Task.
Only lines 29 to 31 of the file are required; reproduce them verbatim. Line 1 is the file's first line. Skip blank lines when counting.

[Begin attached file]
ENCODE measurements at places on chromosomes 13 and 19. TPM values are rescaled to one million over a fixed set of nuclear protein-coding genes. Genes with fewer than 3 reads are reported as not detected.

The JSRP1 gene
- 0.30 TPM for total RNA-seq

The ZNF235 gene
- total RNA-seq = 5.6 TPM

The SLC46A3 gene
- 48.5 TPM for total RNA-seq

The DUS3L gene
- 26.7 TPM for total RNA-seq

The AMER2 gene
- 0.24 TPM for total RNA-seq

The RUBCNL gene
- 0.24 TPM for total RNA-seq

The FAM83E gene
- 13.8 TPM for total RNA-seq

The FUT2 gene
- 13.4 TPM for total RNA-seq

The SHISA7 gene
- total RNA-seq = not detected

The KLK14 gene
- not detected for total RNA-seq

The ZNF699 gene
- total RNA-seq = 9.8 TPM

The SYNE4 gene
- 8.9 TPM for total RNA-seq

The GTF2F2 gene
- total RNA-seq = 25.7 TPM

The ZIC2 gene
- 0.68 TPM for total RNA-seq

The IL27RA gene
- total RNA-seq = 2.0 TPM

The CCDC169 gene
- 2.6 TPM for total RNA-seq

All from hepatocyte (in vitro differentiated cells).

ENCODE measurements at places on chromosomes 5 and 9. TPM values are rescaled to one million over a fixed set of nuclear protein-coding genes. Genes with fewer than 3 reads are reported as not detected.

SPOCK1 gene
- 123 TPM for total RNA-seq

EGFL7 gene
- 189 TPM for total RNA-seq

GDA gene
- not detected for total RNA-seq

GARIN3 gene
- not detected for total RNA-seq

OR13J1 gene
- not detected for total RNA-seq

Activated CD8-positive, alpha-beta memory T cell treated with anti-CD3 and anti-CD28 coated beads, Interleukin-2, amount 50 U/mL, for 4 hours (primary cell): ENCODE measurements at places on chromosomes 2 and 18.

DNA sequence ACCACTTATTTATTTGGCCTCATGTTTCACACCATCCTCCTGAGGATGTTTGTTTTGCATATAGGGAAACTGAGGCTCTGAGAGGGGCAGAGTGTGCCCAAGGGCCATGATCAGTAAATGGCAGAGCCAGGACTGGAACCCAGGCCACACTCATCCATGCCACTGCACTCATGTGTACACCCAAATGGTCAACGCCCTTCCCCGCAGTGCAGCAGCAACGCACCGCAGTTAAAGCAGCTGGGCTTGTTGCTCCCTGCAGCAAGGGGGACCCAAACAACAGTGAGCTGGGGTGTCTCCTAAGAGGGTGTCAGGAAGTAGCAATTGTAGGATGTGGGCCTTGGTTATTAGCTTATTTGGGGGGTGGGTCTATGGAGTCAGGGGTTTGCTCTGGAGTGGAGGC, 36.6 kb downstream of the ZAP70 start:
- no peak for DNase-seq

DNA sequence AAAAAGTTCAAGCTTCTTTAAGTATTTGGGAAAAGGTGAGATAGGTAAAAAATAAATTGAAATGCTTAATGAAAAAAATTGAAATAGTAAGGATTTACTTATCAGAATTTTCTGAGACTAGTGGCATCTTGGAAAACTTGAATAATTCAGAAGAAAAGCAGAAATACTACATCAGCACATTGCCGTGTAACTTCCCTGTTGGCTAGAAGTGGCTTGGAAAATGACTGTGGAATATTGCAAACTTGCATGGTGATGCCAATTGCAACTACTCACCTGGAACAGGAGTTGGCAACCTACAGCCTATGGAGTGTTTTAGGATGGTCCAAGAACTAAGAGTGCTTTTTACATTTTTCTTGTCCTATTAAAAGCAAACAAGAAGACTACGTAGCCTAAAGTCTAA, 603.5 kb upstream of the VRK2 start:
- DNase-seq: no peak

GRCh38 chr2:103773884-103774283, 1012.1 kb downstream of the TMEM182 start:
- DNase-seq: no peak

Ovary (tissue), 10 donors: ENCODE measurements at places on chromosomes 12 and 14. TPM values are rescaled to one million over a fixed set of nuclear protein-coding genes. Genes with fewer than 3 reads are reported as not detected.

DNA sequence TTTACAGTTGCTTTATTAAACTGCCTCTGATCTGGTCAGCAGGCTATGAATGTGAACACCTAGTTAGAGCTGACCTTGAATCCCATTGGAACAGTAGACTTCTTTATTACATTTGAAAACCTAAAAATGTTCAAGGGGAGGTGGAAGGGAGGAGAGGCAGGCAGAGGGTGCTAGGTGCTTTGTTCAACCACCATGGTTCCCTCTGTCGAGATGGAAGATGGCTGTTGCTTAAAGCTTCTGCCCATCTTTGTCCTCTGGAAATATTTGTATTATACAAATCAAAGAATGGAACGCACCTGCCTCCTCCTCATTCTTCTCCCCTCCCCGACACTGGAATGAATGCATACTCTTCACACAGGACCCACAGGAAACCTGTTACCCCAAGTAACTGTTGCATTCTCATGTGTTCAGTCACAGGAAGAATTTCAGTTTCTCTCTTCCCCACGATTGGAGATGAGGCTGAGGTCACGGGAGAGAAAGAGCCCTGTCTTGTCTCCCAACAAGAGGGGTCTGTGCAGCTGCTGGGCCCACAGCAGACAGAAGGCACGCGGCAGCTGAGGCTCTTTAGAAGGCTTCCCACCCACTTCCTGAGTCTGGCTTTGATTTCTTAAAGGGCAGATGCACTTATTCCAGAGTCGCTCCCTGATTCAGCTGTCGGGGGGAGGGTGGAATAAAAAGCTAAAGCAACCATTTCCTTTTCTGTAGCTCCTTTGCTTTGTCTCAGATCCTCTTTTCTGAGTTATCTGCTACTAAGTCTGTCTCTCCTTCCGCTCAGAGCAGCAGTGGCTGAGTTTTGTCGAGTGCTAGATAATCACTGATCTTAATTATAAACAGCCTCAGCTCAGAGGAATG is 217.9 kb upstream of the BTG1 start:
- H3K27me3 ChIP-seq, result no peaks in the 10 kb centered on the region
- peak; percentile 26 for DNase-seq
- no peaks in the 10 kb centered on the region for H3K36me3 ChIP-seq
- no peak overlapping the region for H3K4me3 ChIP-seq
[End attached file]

- 0.68 TPM for total RNA-seq

The IL27RA gene
- total RNA-seq = 2.0 TPM